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RX – Drug Information

square bulletThe rules are different!

By Frances Kelley

In dealing with medications and celiac disease, you need to ignore everything you thought you knew about label reading. Labels for pharmaceuticals do not follow the same rules and regulations as labels for food.

Labels for medications can be found in the Physicians Desk Reference, the Web site for the manufacturer, and the package insert. Prior to filling a prescription the pharmacist should be able to let you look at the package insert. Most often the label and the ingredient list will not give you or your pharmacist sufficient information to determine if the product is gluten free. More research and a call to the company will be necessary most of the time.

Gluten, when it is in a medication, is most likely to be in the inactive ingredients or fillers. This means that various forms of the same medications will not have the same status, gluten free or not gluten free. When I say various forms, I mean the brand name and all the possible generic forms that are available. This can be a real challenge when your insurance is steering you to generic drugs.

In an emergency situation you may not be able to determine if a necessary medication is gluten-free. In these cases a parenteral (not entering though the digestive track) formula may be used. Most likely this will be in the form of an IV.

Finally, finding gluten-free medications needs to be a partnership between the doctor, the pharmacist, and the celiac. No one individual in this group can determine that on his/her own. We all need to work together.

The information on the following pages will really help you in your search for gluten-free medications.

Poison in the Medicine Cabinet – (Alamo Celiac – Tips for Celiacs)

Pharmaceuticals Guide – (Alamo Celiac)

Partial List of Gluten-Free Medications, Nutritional Products, and Vitamins – (Wheaton Gluten-Free Support Group)

Gluten-Free Drugs – (Steve Plogsted, PharmD)

Celiac Sprue – A Guide Through the Medicine Cabinet – (Marcia Milazzo)

Rx List – The Internet Drug Index – Drug listings include inert ingredients (fillers)

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square bulletThe rules are different!

By Frances Kelley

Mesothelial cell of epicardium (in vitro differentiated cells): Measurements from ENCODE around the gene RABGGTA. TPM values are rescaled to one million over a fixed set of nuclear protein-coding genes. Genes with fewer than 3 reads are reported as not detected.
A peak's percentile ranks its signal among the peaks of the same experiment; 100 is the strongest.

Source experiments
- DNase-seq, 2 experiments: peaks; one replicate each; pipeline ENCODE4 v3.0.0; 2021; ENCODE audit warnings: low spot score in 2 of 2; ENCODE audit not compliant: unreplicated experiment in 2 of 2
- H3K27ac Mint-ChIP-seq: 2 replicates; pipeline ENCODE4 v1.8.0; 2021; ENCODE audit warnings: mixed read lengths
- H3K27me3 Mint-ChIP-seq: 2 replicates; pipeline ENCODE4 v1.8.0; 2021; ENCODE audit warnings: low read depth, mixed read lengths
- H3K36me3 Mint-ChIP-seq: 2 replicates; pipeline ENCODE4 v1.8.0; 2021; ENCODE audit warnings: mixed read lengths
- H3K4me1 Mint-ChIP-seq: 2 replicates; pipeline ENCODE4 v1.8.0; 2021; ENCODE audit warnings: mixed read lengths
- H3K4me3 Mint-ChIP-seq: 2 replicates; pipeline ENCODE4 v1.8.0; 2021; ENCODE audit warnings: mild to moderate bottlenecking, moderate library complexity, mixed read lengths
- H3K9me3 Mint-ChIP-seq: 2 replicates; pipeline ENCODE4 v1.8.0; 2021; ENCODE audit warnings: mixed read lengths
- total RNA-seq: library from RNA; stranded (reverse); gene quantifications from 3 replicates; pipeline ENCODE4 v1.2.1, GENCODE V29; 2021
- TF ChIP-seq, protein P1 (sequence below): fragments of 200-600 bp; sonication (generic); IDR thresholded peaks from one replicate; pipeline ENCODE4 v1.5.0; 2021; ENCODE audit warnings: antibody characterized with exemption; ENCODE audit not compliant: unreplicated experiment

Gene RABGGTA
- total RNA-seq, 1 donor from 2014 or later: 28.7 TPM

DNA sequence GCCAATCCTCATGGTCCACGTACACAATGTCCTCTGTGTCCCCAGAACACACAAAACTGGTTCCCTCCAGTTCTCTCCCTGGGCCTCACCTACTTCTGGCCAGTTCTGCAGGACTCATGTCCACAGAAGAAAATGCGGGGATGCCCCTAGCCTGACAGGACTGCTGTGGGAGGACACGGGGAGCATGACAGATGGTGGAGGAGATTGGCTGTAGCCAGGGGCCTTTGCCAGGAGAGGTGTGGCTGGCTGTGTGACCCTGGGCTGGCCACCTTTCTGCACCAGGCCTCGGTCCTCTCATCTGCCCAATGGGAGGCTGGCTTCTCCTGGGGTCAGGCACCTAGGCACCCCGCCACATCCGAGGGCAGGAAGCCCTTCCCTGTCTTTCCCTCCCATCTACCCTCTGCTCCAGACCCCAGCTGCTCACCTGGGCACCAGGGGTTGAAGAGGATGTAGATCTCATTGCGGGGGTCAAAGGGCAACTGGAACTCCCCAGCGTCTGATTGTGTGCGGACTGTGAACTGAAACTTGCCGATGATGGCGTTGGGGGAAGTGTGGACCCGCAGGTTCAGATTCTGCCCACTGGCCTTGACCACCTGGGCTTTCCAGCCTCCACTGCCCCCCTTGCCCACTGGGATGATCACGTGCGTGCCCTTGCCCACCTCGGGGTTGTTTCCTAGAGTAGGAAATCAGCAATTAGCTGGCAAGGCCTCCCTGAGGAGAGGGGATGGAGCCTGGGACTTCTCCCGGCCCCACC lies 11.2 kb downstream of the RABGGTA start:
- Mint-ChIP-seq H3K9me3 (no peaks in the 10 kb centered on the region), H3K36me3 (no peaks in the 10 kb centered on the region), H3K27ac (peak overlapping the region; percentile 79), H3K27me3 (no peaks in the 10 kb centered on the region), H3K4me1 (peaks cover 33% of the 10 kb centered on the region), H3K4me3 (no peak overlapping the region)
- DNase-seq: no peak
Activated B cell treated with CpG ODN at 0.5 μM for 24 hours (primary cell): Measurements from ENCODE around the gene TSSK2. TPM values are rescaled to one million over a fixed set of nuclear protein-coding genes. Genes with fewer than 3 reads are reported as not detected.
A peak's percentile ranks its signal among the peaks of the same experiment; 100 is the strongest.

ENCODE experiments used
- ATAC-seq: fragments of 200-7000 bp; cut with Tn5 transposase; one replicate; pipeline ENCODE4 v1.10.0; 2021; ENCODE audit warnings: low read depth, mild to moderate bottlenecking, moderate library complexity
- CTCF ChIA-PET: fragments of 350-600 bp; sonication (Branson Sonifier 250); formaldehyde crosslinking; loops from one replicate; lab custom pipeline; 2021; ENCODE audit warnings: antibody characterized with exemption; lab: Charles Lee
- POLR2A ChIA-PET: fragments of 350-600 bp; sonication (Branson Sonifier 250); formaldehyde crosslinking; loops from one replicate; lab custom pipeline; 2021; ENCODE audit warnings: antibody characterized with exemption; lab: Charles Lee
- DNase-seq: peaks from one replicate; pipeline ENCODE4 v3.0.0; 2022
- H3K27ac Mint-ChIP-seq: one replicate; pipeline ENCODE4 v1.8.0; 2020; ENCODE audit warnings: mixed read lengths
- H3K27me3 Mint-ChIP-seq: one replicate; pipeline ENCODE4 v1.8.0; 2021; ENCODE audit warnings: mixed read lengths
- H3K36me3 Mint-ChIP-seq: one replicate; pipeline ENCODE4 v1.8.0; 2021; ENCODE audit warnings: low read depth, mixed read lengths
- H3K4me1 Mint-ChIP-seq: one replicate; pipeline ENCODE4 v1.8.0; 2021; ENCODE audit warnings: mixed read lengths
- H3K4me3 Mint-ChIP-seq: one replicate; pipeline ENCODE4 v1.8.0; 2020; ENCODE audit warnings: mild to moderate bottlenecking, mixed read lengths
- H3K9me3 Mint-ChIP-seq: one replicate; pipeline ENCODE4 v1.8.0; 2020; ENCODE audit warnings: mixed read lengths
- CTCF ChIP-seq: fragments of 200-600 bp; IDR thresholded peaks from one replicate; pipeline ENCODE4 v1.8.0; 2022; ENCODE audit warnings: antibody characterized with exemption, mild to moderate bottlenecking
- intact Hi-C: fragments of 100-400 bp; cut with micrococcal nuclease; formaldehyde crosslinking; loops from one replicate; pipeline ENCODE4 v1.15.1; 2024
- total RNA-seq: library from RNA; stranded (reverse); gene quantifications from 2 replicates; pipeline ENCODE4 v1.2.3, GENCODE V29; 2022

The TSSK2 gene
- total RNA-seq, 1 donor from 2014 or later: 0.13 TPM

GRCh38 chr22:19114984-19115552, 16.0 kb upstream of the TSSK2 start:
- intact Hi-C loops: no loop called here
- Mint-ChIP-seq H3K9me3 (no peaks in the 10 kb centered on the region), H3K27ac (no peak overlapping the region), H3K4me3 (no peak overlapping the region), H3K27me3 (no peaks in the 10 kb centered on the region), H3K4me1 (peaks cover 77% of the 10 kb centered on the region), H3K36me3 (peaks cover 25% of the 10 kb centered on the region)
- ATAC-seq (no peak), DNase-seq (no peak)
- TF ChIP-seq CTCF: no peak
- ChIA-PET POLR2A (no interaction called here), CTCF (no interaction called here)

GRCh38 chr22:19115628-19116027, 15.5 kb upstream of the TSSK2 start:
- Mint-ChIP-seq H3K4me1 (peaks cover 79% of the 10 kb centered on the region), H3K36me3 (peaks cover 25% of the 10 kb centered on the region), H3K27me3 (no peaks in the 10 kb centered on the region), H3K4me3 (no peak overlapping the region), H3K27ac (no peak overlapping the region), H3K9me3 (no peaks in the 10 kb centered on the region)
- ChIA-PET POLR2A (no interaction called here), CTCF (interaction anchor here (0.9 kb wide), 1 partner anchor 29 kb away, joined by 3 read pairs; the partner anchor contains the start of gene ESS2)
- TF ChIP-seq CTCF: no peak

In dealing with medications and celiac disease, you need to ignore everything you thought you knew about label reading. Labels for pharmaceuticals do not follow the same rules and regulations as labels for food.

Labels for medications can be found in the Physicians Desk Reference, the Web site for the manufacturer, and the package insert. Prior to filling a prescription the pharmacist should be able to let you look at the package insert. Most often the label and the ingredient list will not give you or your pharmacist sufficient information to determine if the product is gluten free. More research and a call to the company will be necessary most of the time.

Gluten, when it is in a medication, is most likely to be in the inactive ingredients or fillers. This means that various forms of the same medications will not have the same status, gluten free or not gluten free. When I say various forms, I mean the brand name and all the possible generic forms that are available. This can be a real challenge when your insurance is steering you to generic drugs.

In an emergency situation you may not be able to determine if a necessary medication is gluten-free. In these cases a parenteral (not entering though the digestive track) formula may be used. Most likely this will be in the form of an IV.

Finally, finding gluten-free medications needs to be a partnership between the doctor, the pharmacist, and the celiac. No one individual in this group can determine that on his/her own. We all need to work together.

The information on the following pages will really help you in your search for gluten-free medications.

“Poison in the Medicine Cabinet” – http://www.alamoceliac.org/actipspoison.html – (Alamo Celiac – Tips for Celiacs)

“Pharmaceuticals Guide” – http://www.alamoceliac.org/pharmaceuticalguide.html – (Alamo Celiac)

“Partial List of Gluten-Free Medications, Nutritional Products, and Vitamins” – http://homepage.mac.com/sholland/celiac/GFmedlist.pdf – (Wheaton Gluten-Free Support Group)

“Gluten-Free Drugs – http://glutenfreedrugs.com/ – (Steve Plogsted, PharmD)

“A Guide Through the Medicine Cabinet – http://www.celiacmeds.com/ – (Marcia Milazzo)

“Rx List – The Internet Drug Index– http://www.rxlist.com/ – Drug listings include inert ingredients (fillers)